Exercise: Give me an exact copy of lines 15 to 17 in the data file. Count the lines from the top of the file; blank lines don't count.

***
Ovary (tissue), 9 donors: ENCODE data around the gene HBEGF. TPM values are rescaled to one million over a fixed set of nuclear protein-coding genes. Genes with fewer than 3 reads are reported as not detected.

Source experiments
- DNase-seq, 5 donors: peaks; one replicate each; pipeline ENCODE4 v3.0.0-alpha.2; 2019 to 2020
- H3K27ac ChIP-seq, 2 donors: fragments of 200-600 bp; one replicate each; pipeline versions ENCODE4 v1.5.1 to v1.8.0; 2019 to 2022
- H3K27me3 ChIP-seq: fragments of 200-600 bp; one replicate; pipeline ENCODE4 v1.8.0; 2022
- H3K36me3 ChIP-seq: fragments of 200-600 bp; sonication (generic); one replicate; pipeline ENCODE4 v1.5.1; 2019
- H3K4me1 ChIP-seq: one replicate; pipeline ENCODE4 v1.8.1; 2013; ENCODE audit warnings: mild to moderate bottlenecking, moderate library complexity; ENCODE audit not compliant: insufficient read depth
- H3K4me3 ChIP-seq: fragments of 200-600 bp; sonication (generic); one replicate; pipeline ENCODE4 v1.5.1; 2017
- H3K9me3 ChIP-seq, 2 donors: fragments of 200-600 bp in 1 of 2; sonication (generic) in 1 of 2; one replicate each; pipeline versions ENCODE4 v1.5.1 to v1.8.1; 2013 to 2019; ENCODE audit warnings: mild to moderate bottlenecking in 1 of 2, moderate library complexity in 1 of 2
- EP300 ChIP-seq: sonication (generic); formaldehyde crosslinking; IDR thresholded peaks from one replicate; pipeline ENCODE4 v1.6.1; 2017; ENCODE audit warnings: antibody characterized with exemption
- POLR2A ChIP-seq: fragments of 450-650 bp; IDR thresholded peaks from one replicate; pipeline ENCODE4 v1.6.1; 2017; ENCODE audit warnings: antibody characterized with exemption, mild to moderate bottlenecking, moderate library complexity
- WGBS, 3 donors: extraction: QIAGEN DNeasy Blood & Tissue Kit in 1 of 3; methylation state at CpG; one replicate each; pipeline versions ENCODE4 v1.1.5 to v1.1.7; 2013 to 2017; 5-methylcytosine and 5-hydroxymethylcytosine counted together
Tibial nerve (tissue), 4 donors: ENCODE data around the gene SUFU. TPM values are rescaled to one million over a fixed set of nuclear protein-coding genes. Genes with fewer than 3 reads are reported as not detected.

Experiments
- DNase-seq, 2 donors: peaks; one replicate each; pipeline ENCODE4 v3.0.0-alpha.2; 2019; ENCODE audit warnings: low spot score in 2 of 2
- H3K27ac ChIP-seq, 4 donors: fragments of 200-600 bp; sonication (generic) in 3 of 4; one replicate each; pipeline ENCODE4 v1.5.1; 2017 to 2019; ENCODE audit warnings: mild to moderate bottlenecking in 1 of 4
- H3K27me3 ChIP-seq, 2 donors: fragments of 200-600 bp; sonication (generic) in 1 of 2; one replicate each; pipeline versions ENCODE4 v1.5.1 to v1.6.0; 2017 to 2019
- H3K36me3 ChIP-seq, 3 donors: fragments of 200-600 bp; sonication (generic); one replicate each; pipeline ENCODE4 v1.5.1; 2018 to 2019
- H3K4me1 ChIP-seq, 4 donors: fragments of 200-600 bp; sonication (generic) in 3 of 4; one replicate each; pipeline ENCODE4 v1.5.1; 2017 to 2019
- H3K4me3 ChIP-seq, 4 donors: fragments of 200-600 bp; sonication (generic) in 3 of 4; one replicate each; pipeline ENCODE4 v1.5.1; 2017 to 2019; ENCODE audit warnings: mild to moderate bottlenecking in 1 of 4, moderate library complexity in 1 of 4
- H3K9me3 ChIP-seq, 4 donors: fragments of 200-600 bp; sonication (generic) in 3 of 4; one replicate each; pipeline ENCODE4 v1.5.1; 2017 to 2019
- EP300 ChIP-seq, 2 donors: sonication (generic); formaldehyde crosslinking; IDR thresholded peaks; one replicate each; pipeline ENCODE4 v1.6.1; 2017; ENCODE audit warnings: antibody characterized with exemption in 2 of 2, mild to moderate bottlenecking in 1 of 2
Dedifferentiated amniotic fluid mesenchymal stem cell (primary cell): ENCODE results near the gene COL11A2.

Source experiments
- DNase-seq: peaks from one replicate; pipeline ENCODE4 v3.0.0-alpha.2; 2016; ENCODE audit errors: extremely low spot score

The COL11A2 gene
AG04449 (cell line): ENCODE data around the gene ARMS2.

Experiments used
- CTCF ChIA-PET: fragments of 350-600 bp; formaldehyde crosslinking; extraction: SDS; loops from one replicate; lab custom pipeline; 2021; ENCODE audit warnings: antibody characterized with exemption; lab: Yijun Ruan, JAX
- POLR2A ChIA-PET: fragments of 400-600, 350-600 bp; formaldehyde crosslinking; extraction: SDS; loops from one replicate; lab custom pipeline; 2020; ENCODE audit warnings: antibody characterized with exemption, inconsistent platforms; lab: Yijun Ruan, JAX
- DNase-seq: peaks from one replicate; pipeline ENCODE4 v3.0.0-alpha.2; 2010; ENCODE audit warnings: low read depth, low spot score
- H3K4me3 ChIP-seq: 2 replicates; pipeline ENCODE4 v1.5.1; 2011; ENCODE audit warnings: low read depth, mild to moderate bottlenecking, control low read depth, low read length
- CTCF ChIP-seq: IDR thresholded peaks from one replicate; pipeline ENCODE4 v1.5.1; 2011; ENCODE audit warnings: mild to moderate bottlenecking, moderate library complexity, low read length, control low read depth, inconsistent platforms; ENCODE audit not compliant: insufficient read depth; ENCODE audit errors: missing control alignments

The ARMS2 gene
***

- DNase-seq, 2 donors: peaks; one replicate each; pipeline ENCODE4 v3.0.0-alpha.2; 2019; ENCODE audit warnings: low spot score in 2 of 2
- H3K27ac ChIP-seq, 4 donors: fragments of 200-600 bp; sonication (generic) in 3 of 4; one replicate each; pipeline ENCODE4 v1.5.1; 2017 to 2019; ENCODE audit warnings: mild to moderate bottlenecking in 1 of 4
- H3K27me3 ChIP-seq, 2 donors: fragments of 200-600 bp; sonication (generic) in 1 of 2; one replicate each; pipeline versions ENCODE4 v1.5.1 to v1.6.0; 2017 to 2019